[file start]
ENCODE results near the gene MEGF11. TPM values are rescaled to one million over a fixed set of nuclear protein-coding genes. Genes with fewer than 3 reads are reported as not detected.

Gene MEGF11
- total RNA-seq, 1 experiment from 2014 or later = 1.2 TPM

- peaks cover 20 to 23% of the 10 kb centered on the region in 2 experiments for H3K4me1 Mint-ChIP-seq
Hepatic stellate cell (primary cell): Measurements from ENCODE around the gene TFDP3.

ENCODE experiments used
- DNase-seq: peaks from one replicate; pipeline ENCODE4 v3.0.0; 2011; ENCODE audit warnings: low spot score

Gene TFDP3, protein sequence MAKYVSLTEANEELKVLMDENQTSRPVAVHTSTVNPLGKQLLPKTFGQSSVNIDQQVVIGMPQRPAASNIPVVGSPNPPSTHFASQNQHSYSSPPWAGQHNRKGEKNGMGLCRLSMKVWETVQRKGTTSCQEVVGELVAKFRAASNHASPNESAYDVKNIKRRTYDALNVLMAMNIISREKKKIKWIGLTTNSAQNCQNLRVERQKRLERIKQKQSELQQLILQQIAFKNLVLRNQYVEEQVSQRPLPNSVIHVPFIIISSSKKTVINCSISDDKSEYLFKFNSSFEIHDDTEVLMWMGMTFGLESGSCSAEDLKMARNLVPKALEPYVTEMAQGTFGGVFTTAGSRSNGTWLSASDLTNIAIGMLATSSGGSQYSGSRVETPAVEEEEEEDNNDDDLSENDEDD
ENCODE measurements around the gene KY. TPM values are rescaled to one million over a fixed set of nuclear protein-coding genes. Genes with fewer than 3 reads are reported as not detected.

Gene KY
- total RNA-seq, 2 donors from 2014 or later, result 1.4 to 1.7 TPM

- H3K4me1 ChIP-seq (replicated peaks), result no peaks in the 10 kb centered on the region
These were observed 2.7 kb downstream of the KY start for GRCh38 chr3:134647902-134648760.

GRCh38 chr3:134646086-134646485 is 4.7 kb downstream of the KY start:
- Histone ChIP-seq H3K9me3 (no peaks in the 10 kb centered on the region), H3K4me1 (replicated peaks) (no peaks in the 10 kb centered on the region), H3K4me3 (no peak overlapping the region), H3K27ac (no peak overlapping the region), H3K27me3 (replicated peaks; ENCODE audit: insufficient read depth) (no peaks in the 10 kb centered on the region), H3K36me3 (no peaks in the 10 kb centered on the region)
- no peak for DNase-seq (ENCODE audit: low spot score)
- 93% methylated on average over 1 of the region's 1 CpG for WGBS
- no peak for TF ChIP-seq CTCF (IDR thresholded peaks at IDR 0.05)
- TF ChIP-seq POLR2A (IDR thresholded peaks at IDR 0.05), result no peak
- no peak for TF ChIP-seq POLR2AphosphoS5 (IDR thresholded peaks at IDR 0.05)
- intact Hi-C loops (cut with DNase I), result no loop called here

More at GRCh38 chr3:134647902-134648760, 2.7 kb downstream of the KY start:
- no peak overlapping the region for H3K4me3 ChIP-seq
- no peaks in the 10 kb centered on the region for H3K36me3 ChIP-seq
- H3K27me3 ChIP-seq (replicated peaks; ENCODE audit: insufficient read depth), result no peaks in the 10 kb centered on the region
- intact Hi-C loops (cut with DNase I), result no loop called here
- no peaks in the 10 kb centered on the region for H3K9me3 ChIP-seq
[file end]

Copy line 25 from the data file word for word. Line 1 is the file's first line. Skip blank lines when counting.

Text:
- H3K27me3 ChIP-seq (replicated peaks; ENCODE audit: insufficient read depth), result no peaks in the 10 kb centered on the region